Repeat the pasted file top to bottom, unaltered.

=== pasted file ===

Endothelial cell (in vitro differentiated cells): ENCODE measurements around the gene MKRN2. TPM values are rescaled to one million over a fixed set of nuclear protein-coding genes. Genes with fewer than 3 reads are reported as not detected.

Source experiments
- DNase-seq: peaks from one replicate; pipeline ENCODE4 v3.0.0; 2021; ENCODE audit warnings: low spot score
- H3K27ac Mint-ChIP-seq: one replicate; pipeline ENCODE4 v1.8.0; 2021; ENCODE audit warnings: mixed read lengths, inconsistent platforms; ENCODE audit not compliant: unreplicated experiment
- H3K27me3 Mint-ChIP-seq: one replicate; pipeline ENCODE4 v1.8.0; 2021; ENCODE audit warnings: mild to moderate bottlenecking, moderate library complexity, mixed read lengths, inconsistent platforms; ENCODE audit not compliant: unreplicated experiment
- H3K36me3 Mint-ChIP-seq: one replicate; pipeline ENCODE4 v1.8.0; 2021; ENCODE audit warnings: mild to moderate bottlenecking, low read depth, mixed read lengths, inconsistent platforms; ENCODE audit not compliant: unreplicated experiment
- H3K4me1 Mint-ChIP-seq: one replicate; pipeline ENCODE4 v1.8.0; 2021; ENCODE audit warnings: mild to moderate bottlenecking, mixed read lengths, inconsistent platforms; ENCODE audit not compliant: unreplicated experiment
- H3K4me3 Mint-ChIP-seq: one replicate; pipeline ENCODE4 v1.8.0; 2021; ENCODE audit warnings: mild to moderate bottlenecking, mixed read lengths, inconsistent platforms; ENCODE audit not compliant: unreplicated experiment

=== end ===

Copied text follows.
Endothelial cell (in vitro differentiated cells): ENCODE measurements around the gene MKRN2. TPM values are rescaled to one million over a fixed set of nuclear protein-coding genes. Genes with fewer than 3 reads are reported as not detected.

Source experiments
- DNase-seq: peaks from one replicate; pipeline ENCODE4 v3.0.0; 2021; ENCODE audit warnings: low spot score
- H3K27ac Mint-ChIP-seq: one replicate; pipeline ENCODE4 v1.8.0; 2021; ENCODE audit warnings: mixed read lengths, inconsistent platforms; ENCODE audit not compliant: unreplicated experiment
- H3K27me3 Mint-ChIP-seq: one replicate; pipeline ENCODE4 v1.8.0; 2021; ENCODE audit warnings: mild to moderate bottlenecking, moderate library complexity, mixed read lengths, inconsistent platforms; ENCODE audit not compliant: unreplicated experiment
- H3K36me3 Mint-ChIP-seq: one replicate; pipeline ENCODE4 v1.8.0; 2021; ENCODE audit warnings: mild to moderate bottlenecking, low read depth, mixed read lengths, inconsistent platforms; ENCODE audit not compliant: unreplicated experiment
- H3K4me1 Mint-ChIP-seq: one replicate; pipeline ENCODE4 v1.8.0; 2021; ENCODE audit warnings: mild to moderate bottlenecking, mixed read lengths, inconsistent platforms; ENCODE audit not compliant: unreplicated experiment
- H3K4me3 Mint-ChIP-seq: one replicate; pipeline ENCODE4 v1.8.0; 2021; ENCODE audit warnings: mild to moderate bottlenecking, mixed read lengths, inconsistent platforms; ENCODE audit not compliant: unreplicated experiment